Fixed Ops Journal - May 2016 - (Page 8)

FIXED OPS JOURNAL ● Service advisers and the U.S. Supreme Court | PAGE 48 | LEGAL LANE ■ Respond carefully to discrimination claims The case awaits trial on Salerno's claim that he was unlawfully terminated in retaliation for complaining about the defendants' wage practices, said Salerno's lawyer, Michael Bace, of Boston. D ealership management should be alert to implicit bias in the workplace to avoid potential discrimination lawsuits. And managers should not retaliate if an employee levels a discrimination charge. Those are two lessons from a pending disability discrimination and retaliation lawsuit against a Peoria, Ill., dealership, said Ethan Cohen, the Equal Employment Opportunity Commission lawyer litigating the case on behalf of an African-American former service manager at Green Chevrolet Inc. According to the EEOC lawsuit, the store told Keith Douglas on the day he returned to work after starting treatment for kidney failure that he was being transferred to a new position. Douglas said he thought the move would lead to a salary cut and possible termination. Douglas delayed the transfer as long as possible, contending that his health didn't prevent him from staying in his current position. The suit alleges that the dealership then wrongfully terminated him in March 2013 when he asked management why white co-workers weren't being considered for the new position. Dealership lawyer Bradford Ingram, of Peoria, said he could not comment on the case but in legal papers Green Chevrolet denied that "any of its employment practices were unlawful." Cohen told Fixed Ops Journal that when Douglas got sick, "The folks at the car dealership initially reacted very well and got him to the hospital." But, he added, "From that moment on they were telling him they wanted to move him to a different position." The suit says, "Douglas was fired in retaliation for his opposition to unlawful employment practices." Cohen said research has shown that virtually everyone has implicit biases and that managers should ask themselves whether they would handle situations differently if an employee were of a different race. He said a trial is scheduled for February 2017 in U.S. District Court. ■ No pay for maintaining tools, cleaning shop C an mechanics legally work without pay for time spent on "ancillary tasks" such as cleaning the shop, interacting with cus- PAGE 8 MAY 2016 ■ Swift action helps defeat retaliation suit A tomers, handling paperwork and maintaining tools? Yes, a Massachusetts judge has ruled, in a proposed class action on behalf of mechanics who earn $26 per flat labor hour while servicing vehicles but are paid nothing for other tasks. That's the arrangement that mechanics at Baystate Ford Inc., in Easton, and two Clark & White stores in Newton agreed to when they were hired, Middlesex County Superior Court Justice Robert Gordon said in ruling that the practice doesn't violate the Massachusetts wage law - as long as the dealerships comply with overtime and minimumwage requirements. "This was an understood feature of the bargained compensation structure," Gordon said in dismissing a wage violation claim filed by Ralph Salerno, a mechanic at Baystate Ford and Clark & White from 2012 through 2014. The suit named the two companies and their owner. According to court papers, Salerno was paid for a guaranteed 40 flat-rate hours a week at $26 an hour, assuming he worked a full schedule without time off. "At issue is the legal mandate that employers honor the promises they have made to employees by paying them the agreed compensation they have 'earned' for their work," Gordon said. And here, there was no agreement to pay a "straight hourly rate for all hours worked." Paying mechanics by the flat-rate hour is a "fairly common arrangement," said a lawyer for the dealerships, Jeffrey Fritz, of Boston. "It incentivizes your mechanics to work efficiently." Tennessee dealership's swift response to a legations of on-the-job sexual harassment helped defeat an ex-manager's retaliation suit. A federal judge dismissed the suit by a former service manager who claims she was targeted for retaliation after reporting that the male general manager had sexually harassed a female subordinate. Lisa Smelser failed to present sufficient evidence of a hostile work environment or that she was constructively discharged - a resignation caused by a hostile work environment - by Miracle Chrysler-Jeep-Ram in Gallatin for reporting the incident, U.S. District Judge Aleta Trauger said. According to the suit, the store hired Smelser as a service writer in 2005 and promoted her to service manager, the highestpaid position in the service department. In 2011, she reported to the store's controller that General Manager Tim Galvin had been sending unwanted "text messages of a sexual nature" to a co-worker. Galvin stopped doing so on orders from the controller. Then in 2012, Smelser reported to the store's owner that another female employee had complained of "sexually inappropriate conduct" by Galvin. The owner reprimanded Galvin, who is his son, warning that he'd be terminated if there were any similar future allegations, the decision said. Smelser's civil rights suit alleged that retaliatory harassment followed her reporting the second incident - specifically "verbal abuse" by Galvin and the controller - and that she felt forced to quit. In dismissing the case, Trauger said there was no claim that Smelser personally had been sexually harassed or that the store had cut her hours, issued a written reprimand or reduced her salary or benefits. Nor had Galvin called her inappropriate names or sworn at her. ■ - Eric Freedman ❙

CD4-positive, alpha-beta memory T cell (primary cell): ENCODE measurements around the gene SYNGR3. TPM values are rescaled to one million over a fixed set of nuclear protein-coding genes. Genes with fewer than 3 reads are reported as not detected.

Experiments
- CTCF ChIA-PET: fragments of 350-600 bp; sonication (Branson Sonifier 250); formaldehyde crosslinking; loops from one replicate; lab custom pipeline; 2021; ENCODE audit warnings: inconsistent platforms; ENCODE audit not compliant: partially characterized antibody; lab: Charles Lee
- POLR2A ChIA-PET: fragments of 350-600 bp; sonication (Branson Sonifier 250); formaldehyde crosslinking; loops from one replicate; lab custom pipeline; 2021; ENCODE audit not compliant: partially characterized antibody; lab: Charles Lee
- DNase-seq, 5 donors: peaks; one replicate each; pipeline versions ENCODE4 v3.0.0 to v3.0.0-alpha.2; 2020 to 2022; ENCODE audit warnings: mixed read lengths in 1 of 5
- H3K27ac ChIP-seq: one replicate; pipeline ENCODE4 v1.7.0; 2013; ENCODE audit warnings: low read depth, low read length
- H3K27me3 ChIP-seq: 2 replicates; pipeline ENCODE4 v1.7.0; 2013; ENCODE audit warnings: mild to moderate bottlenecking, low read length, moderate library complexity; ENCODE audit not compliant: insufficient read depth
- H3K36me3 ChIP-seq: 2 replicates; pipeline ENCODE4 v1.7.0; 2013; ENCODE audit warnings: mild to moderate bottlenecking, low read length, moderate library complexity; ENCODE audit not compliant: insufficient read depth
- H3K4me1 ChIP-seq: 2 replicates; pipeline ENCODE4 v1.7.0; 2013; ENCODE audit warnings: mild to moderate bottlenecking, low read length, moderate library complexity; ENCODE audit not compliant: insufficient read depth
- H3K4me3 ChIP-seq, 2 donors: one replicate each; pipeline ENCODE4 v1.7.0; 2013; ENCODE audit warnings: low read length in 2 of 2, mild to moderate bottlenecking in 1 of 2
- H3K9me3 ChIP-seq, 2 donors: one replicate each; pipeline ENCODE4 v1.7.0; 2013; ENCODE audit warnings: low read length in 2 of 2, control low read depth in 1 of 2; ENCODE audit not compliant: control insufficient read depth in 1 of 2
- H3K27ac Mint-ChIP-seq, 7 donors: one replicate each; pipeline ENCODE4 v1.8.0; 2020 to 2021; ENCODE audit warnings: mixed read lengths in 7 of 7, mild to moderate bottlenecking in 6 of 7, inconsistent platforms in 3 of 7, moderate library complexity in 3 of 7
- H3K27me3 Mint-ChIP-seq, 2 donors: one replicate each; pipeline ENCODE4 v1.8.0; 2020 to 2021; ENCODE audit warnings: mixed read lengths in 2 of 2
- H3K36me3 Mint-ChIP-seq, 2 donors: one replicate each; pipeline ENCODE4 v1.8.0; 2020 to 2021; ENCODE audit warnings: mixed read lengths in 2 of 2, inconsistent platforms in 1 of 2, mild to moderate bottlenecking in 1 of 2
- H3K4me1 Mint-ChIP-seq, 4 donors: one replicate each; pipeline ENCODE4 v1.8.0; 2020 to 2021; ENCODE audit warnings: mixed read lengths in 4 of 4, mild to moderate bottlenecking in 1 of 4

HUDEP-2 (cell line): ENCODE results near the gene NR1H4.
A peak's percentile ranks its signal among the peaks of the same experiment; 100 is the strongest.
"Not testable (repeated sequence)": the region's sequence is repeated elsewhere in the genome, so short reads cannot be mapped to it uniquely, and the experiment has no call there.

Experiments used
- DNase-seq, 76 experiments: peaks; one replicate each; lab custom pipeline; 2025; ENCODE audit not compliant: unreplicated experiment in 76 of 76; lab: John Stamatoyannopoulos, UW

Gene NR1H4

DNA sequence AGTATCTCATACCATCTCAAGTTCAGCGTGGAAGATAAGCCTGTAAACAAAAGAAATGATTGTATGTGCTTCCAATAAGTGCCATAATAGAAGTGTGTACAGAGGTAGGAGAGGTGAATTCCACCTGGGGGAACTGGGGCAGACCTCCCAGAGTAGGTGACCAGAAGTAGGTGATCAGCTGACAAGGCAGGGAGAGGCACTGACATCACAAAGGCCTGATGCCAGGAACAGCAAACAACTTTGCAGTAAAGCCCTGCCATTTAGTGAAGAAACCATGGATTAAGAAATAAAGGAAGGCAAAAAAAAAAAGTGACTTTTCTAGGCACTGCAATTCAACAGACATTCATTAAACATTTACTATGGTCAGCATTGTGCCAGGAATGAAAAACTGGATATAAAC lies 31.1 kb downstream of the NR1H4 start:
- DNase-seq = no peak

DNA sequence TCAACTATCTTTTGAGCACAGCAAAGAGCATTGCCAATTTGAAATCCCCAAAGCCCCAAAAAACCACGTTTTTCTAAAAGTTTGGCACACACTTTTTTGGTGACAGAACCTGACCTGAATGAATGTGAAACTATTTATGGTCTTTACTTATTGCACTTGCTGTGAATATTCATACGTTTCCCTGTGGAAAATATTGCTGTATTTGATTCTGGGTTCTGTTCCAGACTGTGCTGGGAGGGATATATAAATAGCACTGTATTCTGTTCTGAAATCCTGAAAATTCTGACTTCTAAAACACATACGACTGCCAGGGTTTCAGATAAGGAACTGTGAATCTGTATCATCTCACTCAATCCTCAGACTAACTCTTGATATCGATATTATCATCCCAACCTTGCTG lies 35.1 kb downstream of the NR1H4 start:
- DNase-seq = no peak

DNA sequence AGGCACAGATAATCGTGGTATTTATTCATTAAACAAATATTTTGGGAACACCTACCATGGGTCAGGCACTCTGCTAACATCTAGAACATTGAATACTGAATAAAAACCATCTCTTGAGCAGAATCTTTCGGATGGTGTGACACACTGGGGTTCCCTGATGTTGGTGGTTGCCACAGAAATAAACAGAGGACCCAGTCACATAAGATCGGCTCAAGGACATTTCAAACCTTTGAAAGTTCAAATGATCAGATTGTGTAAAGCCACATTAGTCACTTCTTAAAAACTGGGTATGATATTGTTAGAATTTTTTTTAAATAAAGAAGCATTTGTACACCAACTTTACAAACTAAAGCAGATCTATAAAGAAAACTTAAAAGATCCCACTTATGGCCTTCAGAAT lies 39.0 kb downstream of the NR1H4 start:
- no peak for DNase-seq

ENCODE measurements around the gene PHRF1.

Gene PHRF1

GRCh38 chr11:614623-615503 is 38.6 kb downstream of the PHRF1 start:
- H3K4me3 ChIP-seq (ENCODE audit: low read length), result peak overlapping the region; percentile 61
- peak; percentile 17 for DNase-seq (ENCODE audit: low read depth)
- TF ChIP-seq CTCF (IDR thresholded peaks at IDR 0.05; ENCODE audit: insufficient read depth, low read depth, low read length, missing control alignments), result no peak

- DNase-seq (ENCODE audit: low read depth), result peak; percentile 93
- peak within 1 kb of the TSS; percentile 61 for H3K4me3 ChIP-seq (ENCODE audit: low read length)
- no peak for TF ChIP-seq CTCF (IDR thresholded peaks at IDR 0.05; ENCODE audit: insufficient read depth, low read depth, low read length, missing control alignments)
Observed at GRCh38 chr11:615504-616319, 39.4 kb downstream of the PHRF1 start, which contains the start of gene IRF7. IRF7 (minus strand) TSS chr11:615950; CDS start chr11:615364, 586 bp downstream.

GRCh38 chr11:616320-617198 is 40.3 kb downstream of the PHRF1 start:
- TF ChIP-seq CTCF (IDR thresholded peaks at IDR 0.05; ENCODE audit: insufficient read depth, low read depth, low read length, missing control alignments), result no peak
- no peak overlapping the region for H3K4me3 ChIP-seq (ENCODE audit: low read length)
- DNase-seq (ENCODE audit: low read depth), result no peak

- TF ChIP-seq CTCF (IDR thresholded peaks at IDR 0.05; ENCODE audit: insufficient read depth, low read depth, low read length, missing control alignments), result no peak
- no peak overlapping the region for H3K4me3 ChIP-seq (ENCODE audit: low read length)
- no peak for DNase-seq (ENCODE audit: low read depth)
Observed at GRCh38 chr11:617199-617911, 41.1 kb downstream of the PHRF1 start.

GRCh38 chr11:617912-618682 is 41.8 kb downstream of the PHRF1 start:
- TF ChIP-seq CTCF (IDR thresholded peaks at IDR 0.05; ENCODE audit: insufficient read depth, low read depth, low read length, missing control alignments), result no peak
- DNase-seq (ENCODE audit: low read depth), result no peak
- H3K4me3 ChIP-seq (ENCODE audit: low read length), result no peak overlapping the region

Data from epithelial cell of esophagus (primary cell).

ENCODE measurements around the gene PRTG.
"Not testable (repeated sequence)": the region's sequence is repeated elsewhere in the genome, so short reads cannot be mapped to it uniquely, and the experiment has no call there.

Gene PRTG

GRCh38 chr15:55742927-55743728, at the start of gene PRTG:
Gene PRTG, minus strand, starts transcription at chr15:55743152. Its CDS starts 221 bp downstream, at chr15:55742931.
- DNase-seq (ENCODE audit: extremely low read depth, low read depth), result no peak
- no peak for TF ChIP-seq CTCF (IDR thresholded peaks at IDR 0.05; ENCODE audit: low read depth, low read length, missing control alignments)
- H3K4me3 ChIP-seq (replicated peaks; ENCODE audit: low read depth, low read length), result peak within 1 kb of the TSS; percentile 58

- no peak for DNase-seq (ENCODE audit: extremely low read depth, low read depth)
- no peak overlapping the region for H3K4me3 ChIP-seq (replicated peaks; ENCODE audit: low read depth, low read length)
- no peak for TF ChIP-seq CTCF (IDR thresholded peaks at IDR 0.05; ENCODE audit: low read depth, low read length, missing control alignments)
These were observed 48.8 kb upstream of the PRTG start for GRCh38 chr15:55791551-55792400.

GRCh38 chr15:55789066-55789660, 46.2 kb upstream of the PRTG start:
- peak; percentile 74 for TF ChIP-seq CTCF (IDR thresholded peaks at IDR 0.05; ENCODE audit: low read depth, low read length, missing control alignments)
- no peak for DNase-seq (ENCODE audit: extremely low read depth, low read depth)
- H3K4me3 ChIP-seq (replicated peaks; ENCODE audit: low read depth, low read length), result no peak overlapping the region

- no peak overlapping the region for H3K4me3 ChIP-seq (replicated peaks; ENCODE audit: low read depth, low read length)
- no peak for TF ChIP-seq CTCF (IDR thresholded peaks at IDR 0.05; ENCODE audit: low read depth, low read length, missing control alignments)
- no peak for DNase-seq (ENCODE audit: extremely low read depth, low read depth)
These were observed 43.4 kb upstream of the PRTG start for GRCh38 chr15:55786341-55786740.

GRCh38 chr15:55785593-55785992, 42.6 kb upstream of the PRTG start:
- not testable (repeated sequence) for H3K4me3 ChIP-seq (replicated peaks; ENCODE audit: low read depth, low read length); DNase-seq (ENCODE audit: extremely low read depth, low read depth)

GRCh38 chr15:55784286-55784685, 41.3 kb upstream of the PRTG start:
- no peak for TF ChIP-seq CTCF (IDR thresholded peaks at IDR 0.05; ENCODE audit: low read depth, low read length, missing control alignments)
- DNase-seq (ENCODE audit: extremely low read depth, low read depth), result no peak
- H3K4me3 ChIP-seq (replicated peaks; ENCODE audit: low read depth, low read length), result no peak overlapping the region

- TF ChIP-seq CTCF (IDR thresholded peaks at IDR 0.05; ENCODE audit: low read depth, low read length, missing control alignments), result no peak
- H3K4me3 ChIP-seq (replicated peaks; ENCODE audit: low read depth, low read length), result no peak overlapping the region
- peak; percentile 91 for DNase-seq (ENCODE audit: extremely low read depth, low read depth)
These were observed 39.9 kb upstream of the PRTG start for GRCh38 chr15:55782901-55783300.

Table of Contents for the Digital Edition of Fixed Ops Journal - May 2016

Fixed Ops Journal - May 2016
Editor’s Letter
Service Counter
Legal Lane
Profit Builder
‘Grease monkey’?
Photo story
Richard Truett
High light
Service satisfaction
90-second oil change
Financing fixes
Supreme Court
Tech trends
Top 50
5 Minutes With
Shop Talk
Fixed in Time

Fixed Ops Journal - May 2016